The Great Book Loot of 2009

I buy more books than clothes, thanks mostly to very limited closet space. And although I updated my fashion haul this year, raiding book stores still remained my de facto activity on shopping weekends in spite of the great book blockade annoyance of 2009. Here are my favorite books for the year that was:

  • Open: An Autobiography (Andre Agassi) – The only male winner of tennis Golden Slam (all four majors and one Olympic gold medal) shares his struggles and triumphs in the sport he hated, his depression and fall in the rankings, and how it all came together for him as he completed his career grand slam and finally met the woman of his dreams in this controversial but wonderful retelling of the story of one of tennis’ greatest and most colorful players. Freebies for Federer fans: Agassi has only good words for the reigning GOAT.
  • The Hunger Games (Suzanne Collins) – Not your ordinary young adult fiction, The Hunger Games is about the brutal tradition of sending youths to an annual tournament where victory is achieved through merciless killing of all other participants.
  • Outliers: The Story of Success (Malcolm Gladwell) – The central idea for this book is that successful people do not reach their potential by themselves. Instead, Gladwell argues that success is often a result of a combination of right timing, help from family and community, and thousands of hours of preparation. In fact, to be truly primed for success, a person should have logged in at least 10,000 hours of preparation or practice in the field of their specialization, whether it is in technology, sports, or music. Moreover, a person’s cultural background and family history plays a great role in one’s success, which makes you realize that your background may either be a help or a hurdle towards reaching your potential.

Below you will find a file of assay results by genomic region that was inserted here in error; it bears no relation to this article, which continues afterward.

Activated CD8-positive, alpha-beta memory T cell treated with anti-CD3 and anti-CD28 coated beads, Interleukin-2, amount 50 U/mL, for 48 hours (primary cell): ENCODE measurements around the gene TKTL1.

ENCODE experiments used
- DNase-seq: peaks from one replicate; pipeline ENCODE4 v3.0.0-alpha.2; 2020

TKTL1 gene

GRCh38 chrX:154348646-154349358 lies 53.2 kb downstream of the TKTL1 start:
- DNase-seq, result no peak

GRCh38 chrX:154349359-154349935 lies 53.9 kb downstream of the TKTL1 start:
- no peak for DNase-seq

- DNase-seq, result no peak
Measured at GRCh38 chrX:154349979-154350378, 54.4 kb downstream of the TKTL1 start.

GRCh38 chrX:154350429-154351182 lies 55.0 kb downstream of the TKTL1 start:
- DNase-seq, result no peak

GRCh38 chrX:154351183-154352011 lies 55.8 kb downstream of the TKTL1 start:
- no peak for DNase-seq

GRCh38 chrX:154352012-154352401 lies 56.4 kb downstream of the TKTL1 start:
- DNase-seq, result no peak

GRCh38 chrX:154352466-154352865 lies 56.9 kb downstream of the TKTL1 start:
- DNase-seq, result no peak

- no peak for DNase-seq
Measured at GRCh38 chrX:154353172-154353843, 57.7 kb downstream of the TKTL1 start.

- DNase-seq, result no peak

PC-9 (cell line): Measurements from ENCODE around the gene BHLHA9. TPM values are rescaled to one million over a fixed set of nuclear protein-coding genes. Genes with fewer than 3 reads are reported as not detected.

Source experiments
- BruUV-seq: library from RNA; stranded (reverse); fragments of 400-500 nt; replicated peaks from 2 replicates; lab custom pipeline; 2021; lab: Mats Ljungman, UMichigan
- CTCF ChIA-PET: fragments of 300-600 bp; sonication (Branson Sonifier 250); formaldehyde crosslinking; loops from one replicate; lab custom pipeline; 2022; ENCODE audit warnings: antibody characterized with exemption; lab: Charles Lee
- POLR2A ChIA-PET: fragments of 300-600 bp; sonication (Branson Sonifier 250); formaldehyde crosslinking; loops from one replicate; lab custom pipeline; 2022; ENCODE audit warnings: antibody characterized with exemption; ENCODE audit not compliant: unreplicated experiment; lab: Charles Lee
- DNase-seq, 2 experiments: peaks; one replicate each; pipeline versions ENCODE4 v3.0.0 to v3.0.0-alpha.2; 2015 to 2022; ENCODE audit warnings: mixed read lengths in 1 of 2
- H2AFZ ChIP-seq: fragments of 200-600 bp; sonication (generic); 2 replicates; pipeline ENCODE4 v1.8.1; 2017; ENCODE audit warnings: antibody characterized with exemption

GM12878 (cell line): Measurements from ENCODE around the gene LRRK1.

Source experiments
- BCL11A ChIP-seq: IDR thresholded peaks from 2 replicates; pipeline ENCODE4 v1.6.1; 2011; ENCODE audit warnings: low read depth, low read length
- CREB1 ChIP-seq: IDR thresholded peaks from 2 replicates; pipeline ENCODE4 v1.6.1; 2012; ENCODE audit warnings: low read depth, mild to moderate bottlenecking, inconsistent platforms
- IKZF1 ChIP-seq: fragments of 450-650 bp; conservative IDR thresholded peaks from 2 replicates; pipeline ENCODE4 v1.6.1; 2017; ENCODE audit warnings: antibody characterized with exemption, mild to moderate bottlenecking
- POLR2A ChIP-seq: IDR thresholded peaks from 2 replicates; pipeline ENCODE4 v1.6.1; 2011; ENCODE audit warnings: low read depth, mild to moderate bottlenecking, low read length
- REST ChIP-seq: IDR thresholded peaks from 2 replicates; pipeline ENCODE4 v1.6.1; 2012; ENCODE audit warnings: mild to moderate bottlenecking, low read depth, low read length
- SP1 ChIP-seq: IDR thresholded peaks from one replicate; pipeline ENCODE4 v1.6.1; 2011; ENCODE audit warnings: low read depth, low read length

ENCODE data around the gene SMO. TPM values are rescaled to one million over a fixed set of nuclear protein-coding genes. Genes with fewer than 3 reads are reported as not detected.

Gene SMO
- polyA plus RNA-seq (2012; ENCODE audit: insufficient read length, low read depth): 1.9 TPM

• The Time Traveler’s Wife (Audrey Niffeneger) – This might as well have been titled The Time Traveler, as it is mostly about the chrono-impaired man who jumps from one period to another within the span of his and his wife’s lifetime. He meets her first when she is 9 and last when she is 80; he only lives to his early forties.
  • A Short History of Nearly Everything (Bill Bryson) – I’m still reading this tome, a chocful of compressed bits of information about how the universe and the earth came to be, and how the forces that shaped the cosmos for millions of years allowed you to be here in the first place.
  • The Pillars of the Earth (Ken Follet) – This is just a runner up, but for those who wish to have an idea of how those majestic cathedrals that date back to the medieval times were built, and how their builders went about their business of…well, building…this book is a good place to start.